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Harvard economic historian Niall Ferguson went on Fareed Zakaria GPS on Sunday to discuss the euro crisis and how a Greek exit from the common currency would play out.Ferguson told Zakaria it would go down on a Sunday night:
So, what you would be talking about would be an announcement, presumably on a Sunday night, along the lines of “news just in, those euros that you have in your bank from tomorrow, will be drachma. There’ll be a little bit of a teething problem because the ATMs won’t work for a few days while we get the drachmas into place, but don’t panic. There’s going to be a bank holiday until, let’s say, Thursday.”
However, this would cause panic to spread across Europe as everyone begins to ask, “who’s next,” said Ferguson. And listening to his stories, you would think Europe is primed for panic.
Even Ferguson’s taxi driver asked him about the euro stability situation:
I was in Barcelona just a few weeks ago. Everybody, from the taxi driver who picked me up at the airport to my editor, was asking me should I move my money out of a Spanish bank and into a German bank?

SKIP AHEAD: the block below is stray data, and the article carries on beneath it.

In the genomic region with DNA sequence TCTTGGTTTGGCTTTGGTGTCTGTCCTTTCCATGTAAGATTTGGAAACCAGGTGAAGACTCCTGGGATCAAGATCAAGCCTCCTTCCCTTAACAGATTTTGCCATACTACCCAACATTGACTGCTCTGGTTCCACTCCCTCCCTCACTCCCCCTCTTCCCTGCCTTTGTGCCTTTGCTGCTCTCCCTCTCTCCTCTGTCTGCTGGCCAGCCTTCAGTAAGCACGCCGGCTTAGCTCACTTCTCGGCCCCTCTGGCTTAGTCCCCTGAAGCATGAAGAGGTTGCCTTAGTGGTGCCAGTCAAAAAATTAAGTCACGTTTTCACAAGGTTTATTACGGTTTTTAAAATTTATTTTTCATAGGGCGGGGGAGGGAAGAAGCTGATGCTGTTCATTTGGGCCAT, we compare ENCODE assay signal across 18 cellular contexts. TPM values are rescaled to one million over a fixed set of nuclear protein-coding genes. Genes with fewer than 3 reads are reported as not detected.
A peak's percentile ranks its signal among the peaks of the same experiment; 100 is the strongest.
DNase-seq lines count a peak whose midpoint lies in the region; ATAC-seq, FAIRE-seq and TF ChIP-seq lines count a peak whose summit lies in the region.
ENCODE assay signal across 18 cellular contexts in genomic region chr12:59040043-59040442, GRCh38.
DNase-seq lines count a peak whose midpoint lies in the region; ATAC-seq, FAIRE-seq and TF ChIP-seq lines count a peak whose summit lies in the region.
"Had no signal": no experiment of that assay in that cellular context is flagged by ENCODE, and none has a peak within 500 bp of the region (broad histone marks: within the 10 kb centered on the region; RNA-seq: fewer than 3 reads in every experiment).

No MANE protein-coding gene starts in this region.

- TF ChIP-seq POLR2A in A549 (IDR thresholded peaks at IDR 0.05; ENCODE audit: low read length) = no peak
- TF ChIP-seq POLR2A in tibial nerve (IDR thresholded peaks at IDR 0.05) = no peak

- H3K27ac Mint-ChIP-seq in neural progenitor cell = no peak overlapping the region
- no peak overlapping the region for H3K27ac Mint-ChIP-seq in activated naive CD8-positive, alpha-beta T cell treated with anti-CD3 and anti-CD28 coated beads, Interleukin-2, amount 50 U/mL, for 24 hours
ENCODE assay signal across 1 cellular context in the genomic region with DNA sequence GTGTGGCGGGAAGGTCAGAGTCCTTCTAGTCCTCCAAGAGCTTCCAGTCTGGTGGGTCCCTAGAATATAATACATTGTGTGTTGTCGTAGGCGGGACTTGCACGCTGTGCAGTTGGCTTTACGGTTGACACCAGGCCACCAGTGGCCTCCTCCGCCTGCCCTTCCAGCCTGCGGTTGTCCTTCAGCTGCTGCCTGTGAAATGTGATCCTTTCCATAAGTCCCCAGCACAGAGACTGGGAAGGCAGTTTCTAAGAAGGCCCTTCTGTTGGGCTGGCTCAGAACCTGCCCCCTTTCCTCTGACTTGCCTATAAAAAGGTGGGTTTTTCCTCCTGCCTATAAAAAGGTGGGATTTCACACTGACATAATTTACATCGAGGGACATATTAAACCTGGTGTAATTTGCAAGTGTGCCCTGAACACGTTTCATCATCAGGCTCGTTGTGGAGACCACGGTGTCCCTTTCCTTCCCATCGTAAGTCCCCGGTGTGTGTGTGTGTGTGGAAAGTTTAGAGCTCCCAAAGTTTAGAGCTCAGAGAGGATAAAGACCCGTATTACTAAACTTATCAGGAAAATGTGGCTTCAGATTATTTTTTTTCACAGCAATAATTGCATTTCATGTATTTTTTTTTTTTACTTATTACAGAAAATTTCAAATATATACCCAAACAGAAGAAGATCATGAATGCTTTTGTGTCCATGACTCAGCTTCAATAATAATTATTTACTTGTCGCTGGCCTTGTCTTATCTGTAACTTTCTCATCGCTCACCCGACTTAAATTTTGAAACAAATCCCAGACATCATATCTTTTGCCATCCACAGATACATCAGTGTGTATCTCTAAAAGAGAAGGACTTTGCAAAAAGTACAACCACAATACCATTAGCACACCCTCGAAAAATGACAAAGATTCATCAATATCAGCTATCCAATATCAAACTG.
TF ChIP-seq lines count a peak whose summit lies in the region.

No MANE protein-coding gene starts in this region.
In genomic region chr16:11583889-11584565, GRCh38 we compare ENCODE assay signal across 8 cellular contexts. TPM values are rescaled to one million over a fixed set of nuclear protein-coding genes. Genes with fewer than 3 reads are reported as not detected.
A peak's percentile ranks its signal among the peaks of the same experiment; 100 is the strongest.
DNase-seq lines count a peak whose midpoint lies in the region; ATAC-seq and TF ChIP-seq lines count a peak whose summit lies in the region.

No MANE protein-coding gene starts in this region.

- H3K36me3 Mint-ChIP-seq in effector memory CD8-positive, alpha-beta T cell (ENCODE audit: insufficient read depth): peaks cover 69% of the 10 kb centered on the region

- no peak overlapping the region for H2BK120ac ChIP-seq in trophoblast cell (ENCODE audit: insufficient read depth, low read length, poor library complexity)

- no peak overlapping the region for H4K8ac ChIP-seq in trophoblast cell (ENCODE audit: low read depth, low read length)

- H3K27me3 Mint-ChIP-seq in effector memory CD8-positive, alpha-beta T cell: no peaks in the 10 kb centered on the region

And that’s an option. It’s not an easy to do. It involves a certain amount of hassle, but it’s doable. That’s the nature of monetary union.
The moment people fear that tomorrow their euros are going to be pesetas in the Spanish case, they start to think to themselves well I would rather have something that will be a Deutsche Mark the day after tomorrow if this whole thing is going down.
Given the mess the euro crisis has morphed into, Ferguson told Zakaria, “It’s really a can of worms crossed with Pandora’s Box at this point.”
Check out the full interview on CNN.com.
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